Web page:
Some questions for a newbie

Discussion in 'Tank Talk' started by Invazn, Jun 13, 2003.

  1. Invazn

    Invazn Pygmy Octopus Registered

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    Whats up everyone, I always thought having a octopus would be a killer pet, but i never did saltwater aquarium before, can somene tell me how much roughly is it going to cost me? what exactly do I need for a octopus?
    say if i get a 75 gallon tank, and the minimum to keep it up and running?
    also petland around here doesn't have them, so If i order them online do they like mail them in a box of water? I read something like you have to "mature" the aquarium before you put it in, what does that mean and do? also I want to get some eels in there, will that be a problem?
    what is the most colorful species of octopus? and finally how much does feeding it roughly cost a month? thanks any info would be appreciated.
     
  2. joel_ang

    joel_ang Architeuthis Registered

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    Well im not sure about the cost. Once your tank has been set up will have to leave it running for about 1 or 2 months(I'll leave the rest of the explaining to the experts). Unfortunately you cant keep eels with octos.most eels will attempt to attack and eat an octo if it gets close.
     
  3. Castor

    Castor Vampyroteuthis Supporter

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    Hello Invazn, octos are extermely intelligent, problem solving, and as I have learned lately, eating machines. That statement will make a lot more sense in the next paragraph.

    Octopuses are a fantastic pet, and they all have unique personalities. Aside from all that, they can be quite challenging as a first pet in the aquarium. The first thing I would suggest is that you gather all the information on aquarium care, and the nitrogen cycle. If you are familiar with these terms, and techniques, then forgive me for posting them in such an academic fashion. The nitrogen cycle is a term used to break down waste, such as fish poop, pee, and respiration. The first in the nitrogen cycle to appear is amonia, this is toxic to most fish, and inverts, however there are some fish, damsels, that can tolerate high levels of amonia, but even they sometimes get sick. This amonia is then broken down into nitrite, which is almost as toxic as amonia. The third is nitrate, which is far less toxic than the previous two. Bear with me, this is a topic that someone has received a Ph.D out of. After each seperate substance is created, the previous one is dimished. This is accomplished by different bacteria that break down each seperate product, with the exception of nitrate, and there are even ways to get those out of the tank, but for now a 10% to 25% will do the trick nicely.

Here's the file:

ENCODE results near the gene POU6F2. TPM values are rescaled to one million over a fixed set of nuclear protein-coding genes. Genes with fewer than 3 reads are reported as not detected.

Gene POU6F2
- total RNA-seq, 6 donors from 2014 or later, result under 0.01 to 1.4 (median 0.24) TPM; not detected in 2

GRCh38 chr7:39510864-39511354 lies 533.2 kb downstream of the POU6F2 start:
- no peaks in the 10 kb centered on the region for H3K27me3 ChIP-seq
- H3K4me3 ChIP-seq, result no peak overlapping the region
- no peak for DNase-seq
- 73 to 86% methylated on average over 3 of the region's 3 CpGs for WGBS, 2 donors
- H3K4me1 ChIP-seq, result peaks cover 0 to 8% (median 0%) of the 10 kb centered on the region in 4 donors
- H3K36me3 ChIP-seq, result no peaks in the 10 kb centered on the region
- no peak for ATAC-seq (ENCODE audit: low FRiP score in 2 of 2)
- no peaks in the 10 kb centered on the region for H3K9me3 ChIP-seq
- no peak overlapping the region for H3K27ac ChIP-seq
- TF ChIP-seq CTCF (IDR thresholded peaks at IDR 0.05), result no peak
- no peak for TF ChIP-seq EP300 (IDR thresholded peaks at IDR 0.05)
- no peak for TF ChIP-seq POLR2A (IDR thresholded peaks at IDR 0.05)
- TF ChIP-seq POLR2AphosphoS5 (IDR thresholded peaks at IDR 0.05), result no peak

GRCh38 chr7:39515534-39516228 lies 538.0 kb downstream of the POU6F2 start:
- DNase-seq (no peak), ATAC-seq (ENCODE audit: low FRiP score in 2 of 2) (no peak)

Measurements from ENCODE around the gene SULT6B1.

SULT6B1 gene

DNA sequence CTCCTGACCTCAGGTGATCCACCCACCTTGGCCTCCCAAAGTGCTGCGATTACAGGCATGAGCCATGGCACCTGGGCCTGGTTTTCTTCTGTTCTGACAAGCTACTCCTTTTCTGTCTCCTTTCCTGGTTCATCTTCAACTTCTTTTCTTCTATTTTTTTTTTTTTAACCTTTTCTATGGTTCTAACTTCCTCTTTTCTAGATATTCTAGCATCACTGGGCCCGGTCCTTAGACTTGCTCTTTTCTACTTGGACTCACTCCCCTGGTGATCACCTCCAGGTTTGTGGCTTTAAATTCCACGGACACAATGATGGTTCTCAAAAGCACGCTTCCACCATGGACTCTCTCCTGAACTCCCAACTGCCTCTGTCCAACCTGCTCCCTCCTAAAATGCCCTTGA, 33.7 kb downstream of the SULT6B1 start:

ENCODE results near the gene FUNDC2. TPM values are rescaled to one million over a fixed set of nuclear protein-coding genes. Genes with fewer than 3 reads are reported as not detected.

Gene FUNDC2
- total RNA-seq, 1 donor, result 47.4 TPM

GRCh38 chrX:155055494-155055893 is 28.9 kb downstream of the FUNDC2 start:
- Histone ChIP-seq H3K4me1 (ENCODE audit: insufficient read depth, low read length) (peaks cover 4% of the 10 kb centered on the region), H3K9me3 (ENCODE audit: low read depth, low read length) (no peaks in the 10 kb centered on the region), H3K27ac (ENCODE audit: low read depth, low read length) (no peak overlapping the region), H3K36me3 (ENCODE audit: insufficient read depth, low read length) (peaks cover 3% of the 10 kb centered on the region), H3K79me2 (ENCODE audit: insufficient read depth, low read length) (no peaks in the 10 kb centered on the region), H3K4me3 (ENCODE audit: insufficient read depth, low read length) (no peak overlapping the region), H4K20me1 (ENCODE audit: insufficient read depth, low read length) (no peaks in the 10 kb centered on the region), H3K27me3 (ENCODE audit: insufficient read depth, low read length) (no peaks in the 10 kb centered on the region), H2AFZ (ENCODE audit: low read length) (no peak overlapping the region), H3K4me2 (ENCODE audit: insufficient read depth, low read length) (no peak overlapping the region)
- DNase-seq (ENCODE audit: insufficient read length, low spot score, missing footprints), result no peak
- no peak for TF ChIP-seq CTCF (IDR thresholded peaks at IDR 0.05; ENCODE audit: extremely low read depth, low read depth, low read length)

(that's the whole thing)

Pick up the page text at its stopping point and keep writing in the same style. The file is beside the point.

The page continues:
That should get you going in the right direction. The maturing process, a.k.a. cycling takes about 1 to 3 months, depending on a lot of different factors. But PLEASE don't be discouraged, a lot of us, sometimes do, and our efforts, and wisdom end up on the lawn with a "FOR SALE" sign plastered on it.

    A good source of info is:
    http://www.nrcc.utmb.edu/cephhusbguid.htm
    http://is.dal.ca/~ceph/TCP/index.html

    I have rambled on enough, the time has come, and the lunch break is over. Good luck!

    Felix
     
  4. Nancy

    Nancy Titanites Staff Member Moderator

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    Hello Invazn,

    Have a look at Colin's Equipment List under Ceph Care on the Site Contents - this contains a lot of detailed information that will help you. You can make a list of what you need from reading this article and exploring the links.

    As for feeding, the people who live near the ocean have it easier, it's a little harder when you live inland and have to buy all the food. I like to feed my octopus fresh scallops, sometimes frozen shrimp, and some live food like fiddler crabs. A lot has been posted about food on this message board - if you use the search capability, you can read the past postings.